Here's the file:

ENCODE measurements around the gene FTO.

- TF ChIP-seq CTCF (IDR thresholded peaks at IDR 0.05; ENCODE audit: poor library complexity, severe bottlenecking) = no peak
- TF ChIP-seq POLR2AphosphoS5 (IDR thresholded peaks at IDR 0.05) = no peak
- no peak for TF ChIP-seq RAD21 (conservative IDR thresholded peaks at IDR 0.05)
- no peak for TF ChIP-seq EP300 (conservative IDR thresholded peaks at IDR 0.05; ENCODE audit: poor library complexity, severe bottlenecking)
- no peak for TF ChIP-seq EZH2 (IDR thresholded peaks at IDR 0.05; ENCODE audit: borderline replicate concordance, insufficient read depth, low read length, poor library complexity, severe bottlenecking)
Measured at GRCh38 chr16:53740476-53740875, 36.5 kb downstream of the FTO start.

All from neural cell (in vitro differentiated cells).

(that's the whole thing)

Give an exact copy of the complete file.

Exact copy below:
ENCODE measurements around the gene FTO.

- TF ChIP-seq CTCF (IDR thresholded peaks at IDR 0.05; ENCODE audit: poor library complexity, severe bottlenecking) = no peak
- TF ChIP-seq POLR2AphosphoS5 (IDR thresholded peaks at IDR 0.05) = no peak
- no peak for TF ChIP-seq RAD21 (conservative IDR thresholded peaks at IDR 0.05)
- no peak for TF ChIP-seq EP300 (conservative IDR thresholded peaks at IDR 0.05; ENCODE audit: poor library complexity, severe bottlenecking)
- no peak for TF ChIP-seq EZH2 (IDR thresholded peaks at IDR 0.05; ENCODE audit: borderline replicate concordance, insufficient read depth, low read length, poor library complexity, severe bottlenecking)
Measured at GRCh38 chr16:53740476-53740875, 36.5 kb downstream of the FTO start.

All from neural cell (in vitro differentiated cells).